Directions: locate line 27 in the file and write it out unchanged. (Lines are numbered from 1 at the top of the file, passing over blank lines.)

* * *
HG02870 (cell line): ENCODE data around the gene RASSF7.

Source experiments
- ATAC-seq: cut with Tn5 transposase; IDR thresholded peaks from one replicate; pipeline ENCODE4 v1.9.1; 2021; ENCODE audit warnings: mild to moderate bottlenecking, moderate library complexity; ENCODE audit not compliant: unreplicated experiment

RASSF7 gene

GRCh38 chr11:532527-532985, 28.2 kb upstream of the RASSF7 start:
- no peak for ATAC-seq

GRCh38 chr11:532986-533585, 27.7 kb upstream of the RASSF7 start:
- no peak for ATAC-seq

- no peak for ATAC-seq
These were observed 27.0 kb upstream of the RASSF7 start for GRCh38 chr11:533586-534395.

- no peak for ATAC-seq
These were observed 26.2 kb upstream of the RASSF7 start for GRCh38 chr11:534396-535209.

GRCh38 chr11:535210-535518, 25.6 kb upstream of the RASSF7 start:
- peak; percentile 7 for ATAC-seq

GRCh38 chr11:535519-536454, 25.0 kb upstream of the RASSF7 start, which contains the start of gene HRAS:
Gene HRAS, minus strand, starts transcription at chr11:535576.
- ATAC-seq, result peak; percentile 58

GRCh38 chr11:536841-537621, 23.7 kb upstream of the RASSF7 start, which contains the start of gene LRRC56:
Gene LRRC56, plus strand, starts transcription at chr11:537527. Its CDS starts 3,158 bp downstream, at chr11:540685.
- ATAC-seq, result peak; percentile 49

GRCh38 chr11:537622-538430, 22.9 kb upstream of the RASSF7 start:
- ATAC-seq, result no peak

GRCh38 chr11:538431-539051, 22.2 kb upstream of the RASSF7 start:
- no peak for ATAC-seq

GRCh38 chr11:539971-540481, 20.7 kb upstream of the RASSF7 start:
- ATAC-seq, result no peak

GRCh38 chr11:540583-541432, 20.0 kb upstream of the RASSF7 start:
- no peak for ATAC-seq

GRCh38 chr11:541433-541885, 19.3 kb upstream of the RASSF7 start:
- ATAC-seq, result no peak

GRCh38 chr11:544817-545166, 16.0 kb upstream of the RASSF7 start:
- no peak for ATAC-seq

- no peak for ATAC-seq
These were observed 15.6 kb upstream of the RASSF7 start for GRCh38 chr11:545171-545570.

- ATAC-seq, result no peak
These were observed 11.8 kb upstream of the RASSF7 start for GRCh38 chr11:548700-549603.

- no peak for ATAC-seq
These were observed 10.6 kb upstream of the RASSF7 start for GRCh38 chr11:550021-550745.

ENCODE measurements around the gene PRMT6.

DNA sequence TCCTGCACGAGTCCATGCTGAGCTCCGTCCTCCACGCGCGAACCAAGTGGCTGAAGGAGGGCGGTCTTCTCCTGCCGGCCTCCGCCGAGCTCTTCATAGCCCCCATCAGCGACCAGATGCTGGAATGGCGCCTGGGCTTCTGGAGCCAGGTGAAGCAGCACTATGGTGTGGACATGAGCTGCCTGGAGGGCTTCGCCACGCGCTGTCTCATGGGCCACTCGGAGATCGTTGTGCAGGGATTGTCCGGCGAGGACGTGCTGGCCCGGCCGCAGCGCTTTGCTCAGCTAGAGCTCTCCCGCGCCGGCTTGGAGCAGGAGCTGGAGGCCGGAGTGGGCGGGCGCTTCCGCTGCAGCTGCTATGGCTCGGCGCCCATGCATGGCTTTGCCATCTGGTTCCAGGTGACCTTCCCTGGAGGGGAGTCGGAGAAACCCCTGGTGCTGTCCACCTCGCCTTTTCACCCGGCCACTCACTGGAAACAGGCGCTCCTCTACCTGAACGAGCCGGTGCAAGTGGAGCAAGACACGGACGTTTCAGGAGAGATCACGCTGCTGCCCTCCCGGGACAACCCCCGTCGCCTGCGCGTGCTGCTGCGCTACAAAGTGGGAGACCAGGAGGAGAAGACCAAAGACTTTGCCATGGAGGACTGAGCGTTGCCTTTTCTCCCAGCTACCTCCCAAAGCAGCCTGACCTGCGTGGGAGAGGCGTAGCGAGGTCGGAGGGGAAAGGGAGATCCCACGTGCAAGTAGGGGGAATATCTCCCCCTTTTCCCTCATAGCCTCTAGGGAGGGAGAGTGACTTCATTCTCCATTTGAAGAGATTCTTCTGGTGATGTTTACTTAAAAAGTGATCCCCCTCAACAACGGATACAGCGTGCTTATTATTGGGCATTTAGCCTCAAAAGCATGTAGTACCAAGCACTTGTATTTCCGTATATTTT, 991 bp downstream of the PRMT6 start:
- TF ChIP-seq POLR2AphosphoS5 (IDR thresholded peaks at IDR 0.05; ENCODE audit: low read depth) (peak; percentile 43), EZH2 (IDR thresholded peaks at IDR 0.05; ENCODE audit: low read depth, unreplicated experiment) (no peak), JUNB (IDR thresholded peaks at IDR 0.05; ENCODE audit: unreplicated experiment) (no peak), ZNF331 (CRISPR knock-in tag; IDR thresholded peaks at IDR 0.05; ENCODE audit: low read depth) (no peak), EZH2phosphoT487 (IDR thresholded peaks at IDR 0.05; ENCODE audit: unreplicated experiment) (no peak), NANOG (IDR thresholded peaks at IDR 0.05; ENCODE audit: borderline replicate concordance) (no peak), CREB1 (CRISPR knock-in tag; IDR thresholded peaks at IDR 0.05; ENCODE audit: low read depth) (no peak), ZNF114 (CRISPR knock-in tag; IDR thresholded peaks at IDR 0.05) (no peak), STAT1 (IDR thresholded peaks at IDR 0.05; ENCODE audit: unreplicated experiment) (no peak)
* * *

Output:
GRCh38 chr11:540583-541432, 20.0 kb upstream of the RASSF7 start: